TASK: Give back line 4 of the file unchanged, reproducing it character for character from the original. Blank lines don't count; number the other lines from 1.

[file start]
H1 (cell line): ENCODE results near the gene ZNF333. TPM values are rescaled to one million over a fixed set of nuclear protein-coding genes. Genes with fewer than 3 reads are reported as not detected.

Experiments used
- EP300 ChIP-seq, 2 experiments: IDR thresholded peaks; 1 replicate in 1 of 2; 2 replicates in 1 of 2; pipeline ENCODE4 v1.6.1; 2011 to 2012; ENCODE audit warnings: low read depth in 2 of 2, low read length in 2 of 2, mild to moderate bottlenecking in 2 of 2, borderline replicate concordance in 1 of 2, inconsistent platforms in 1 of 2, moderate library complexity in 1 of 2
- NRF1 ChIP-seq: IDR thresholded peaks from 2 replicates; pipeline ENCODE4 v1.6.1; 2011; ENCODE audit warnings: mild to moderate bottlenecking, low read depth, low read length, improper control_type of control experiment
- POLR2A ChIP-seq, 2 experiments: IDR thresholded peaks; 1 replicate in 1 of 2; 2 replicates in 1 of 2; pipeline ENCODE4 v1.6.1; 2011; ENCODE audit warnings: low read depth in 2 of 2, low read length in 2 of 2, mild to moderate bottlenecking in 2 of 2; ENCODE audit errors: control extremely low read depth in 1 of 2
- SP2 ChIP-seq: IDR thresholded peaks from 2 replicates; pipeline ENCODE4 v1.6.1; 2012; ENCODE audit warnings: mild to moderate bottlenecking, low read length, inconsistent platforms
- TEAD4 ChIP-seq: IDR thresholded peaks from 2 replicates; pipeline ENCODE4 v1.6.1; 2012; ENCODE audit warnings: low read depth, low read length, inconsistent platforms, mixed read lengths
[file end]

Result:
- NRF1 ChIP-seq: IDR thresholded peaks from 2 replicates; pipeline ENCODE4 v1.6.1; 2011; ENCODE audit warnings: mild to moderate bottlenecking, low read depth, low read length, improper control_type of control experiment